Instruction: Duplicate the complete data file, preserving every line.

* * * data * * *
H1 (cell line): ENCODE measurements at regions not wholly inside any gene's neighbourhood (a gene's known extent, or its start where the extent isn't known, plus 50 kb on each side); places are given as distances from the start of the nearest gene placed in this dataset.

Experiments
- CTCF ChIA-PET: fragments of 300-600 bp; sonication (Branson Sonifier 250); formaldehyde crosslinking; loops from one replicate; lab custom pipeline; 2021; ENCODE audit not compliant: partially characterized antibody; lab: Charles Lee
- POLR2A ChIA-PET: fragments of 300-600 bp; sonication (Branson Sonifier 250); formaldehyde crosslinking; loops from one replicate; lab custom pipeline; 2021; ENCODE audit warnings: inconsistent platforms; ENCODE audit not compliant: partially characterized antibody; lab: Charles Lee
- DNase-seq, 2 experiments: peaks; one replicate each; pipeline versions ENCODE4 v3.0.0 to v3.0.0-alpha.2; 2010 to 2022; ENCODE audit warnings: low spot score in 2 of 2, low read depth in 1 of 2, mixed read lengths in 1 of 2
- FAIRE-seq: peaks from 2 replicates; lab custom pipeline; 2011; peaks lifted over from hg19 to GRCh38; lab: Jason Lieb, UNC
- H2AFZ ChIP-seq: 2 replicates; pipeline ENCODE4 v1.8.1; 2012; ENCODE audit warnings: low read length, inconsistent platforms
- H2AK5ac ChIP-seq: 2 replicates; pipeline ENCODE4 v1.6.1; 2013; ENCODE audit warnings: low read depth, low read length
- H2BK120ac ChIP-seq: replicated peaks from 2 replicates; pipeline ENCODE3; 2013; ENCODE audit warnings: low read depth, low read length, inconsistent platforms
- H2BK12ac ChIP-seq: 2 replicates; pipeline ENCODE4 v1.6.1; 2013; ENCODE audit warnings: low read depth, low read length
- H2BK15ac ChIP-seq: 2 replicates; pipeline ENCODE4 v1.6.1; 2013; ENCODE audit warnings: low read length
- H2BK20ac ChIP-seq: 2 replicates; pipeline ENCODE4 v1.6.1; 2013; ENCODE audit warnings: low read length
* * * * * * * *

H1 (cell line): ENCODE measurements at regions not wholly inside any gene's neighbourhood (a gene's known extent, or its start where the extent isn't known, plus 50 kb on each side); places are given as distances from the start of the nearest gene placed in this dataset.

Experiments
- CTCF ChIA-PET: fragments of 300-600 bp; sonication (Branson Sonifier 250); formaldehyde crosslinking; loops from one replicate; lab custom pipeline; 2021; ENCODE audit not compliant: partially characterized antibody; lab: Charles Lee
- POLR2A ChIA-PET: fragments of 300-600 bp; sonication (Branson Sonifier 250); formaldehyde crosslinking; loops from one replicate; lab custom pipeline; 2021; ENCODE audit warnings: inconsistent platforms; ENCODE audit not compliant: partially characterized antibody; lab: Charles Lee
- DNase-seq, 2 experiments: peaks; one replicate each; pipeline versions ENCODE4 v3.0.0 to v3.0.0-alpha.2; 2010 to 2022; ENCODE audit warnings: low spot score in 2 of 2, low read depth in 1 of 2, mixed read lengths in 1 of 2
- FAIRE-seq: peaks from 2 replicates; lab custom pipeline; 2011; peaks lifted over from hg19 to GRCh38; lab: Jason Lieb, UNC
- H2AFZ ChIP-seq: 2 replicates; pipeline ENCODE4 v1.8.1; 2012; ENCODE audit warnings: low read length, inconsistent platforms
- H2AK5ac ChIP-seq: 2 replicates; pipeline ENCODE4 v1.6.1; 2013; ENCODE audit warnings: low read depth, low read length
- H2BK120ac ChIP-seq: replicated peaks from 2 replicates; pipeline ENCODE3; 2013; ENCODE audit warnings: low read depth, low read length, inconsistent platforms
- H2BK12ac ChIP-seq: 2 replicates; pipeline ENCODE4 v1.6.1; 2013; ENCODE audit warnings: low read depth, low read length
- H2BK15ac ChIP-seq: 2 replicates; pipeline ENCODE4 v1.6.1; 2013; ENCODE audit warnings: low read length
- H2BK20ac ChIP-seq: 2 replicates; pipeline ENCODE4 v1.6.1; 2013; ENCODE audit warnings: low read length